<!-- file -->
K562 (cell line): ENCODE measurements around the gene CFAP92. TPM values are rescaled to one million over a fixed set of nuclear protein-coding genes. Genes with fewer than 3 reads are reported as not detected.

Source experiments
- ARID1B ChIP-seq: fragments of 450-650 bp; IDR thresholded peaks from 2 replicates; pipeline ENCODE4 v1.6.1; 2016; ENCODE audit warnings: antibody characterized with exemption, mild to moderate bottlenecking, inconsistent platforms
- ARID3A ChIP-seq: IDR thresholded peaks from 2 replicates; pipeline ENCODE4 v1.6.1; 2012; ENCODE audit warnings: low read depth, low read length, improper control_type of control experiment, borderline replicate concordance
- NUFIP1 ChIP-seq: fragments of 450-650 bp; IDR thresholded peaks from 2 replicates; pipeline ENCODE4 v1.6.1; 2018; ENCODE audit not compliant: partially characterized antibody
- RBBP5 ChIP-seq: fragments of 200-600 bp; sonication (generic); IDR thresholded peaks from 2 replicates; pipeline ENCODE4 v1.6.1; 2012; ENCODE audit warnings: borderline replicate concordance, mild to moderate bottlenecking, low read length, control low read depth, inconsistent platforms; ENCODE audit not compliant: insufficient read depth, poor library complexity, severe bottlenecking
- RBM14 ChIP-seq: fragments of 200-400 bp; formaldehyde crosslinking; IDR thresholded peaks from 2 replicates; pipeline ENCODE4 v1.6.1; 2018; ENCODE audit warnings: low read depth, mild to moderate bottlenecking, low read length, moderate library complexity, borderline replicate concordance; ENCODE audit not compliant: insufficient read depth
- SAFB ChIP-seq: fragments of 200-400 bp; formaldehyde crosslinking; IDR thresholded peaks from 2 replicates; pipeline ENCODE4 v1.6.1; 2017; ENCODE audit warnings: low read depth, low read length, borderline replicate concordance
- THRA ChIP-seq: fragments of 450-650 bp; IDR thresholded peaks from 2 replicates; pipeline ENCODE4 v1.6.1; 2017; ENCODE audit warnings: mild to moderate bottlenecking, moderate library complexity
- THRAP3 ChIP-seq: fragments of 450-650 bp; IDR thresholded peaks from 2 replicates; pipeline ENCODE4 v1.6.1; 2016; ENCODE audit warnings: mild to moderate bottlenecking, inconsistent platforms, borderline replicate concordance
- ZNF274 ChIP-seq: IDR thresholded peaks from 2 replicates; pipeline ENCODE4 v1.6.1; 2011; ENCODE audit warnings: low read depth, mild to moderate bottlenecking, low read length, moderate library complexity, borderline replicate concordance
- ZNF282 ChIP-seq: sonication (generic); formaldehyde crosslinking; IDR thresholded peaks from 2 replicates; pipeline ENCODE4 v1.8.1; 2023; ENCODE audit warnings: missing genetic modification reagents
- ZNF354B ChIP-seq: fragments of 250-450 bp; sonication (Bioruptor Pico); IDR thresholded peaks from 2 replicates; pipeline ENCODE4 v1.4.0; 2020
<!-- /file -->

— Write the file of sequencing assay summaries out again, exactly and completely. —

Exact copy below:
K562 (cell line): ENCODE measurements around the gene CFAP92. TPM values are rescaled to one million over a fixed set of nuclear protein-coding genes. Genes with fewer than 3 reads are reported as not detected.

Source experiments
- ARID1B ChIP-seq: fragments of 450-650 bp; IDR thresholded peaks from 2 replicates; pipeline ENCODE4 v1.6.1; 2016; ENCODE audit warnings: antibody characterized with exemption, mild to moderate bottlenecking, inconsistent platforms
- ARID3A ChIP-seq: IDR thresholded peaks from 2 replicates; pipeline ENCODE4 v1.6.1; 2012; ENCODE audit warnings: low read depth, low read length, improper control_type of control experiment, borderline replicate concordance
- NUFIP1 ChIP-seq: fragments of 450-650 bp; IDR thresholded peaks from 2 replicates; pipeline ENCODE4 v1.6.1; 2018; ENCODE audit not compliant: partially characterized antibody
- RBBP5 ChIP-seq: fragments of 200-600 bp; sonication (generic); IDR thresholded peaks from 2 replicates; pipeline ENCODE4 v1.6.1; 2012; ENCODE audit warnings: borderline replicate concordance, mild to moderate bottlenecking, low read length, control low read depth, inconsistent platforms; ENCODE audit not compliant: insufficient read depth, poor library complexity, severe bottlenecking
- RBM14 ChIP-seq: fragments of 200-400 bp; formaldehyde crosslinking; IDR thresholded peaks from 2 replicates; pipeline ENCODE4 v1.6.1; 2018; ENCODE audit warnings: low read depth, mild to moderate bottlenecking, low read length, moderate library complexity, borderline replicate concordance; ENCODE audit not compliant: insufficient read depth
- SAFB ChIP-seq: fragments of 200-400 bp; formaldehyde crosslinking; IDR thresholded peaks from 2 replicates; pipeline ENCODE4 v1.6.1; 2017; ENCODE audit warnings: low read depth, low read length, borderline replicate concordance
- THRA ChIP-seq: fragments of 450-650 bp; IDR thresholded peaks from 2 replicates; pipeline ENCODE4 v1.6.1; 2017; ENCODE audit warnings: mild to moderate bottlenecking, moderate library complexity
- THRAP3 ChIP-seq: fragments of 450-650 bp; IDR thresholded peaks from 2 replicates; pipeline ENCODE4 v1.6.1; 2016; ENCODE audit warnings: mild to moderate bottlenecking, inconsistent platforms, borderline replicate concordance
- ZNF274 ChIP-seq: IDR thresholded peaks from 2 replicates; pipeline ENCODE4 v1.6.1; 2011; ENCODE audit warnings: low read depth, mild to moderate bottlenecking, low read length, moderate library complexity, borderline replicate concordance
- ZNF282 ChIP-seq: sonication (generic); formaldehyde crosslinking; IDR thresholded peaks from 2 replicates; pipeline ENCODE4 v1.8.1; 2023; ENCODE audit warnings: missing genetic modification reagents
- ZNF354B ChIP-seq: fragments of 250-450 bp; sonication (Bioruptor Pico); IDR thresholded peaks from 2 replicates; pipeline ENCODE4 v1.4.0; 2020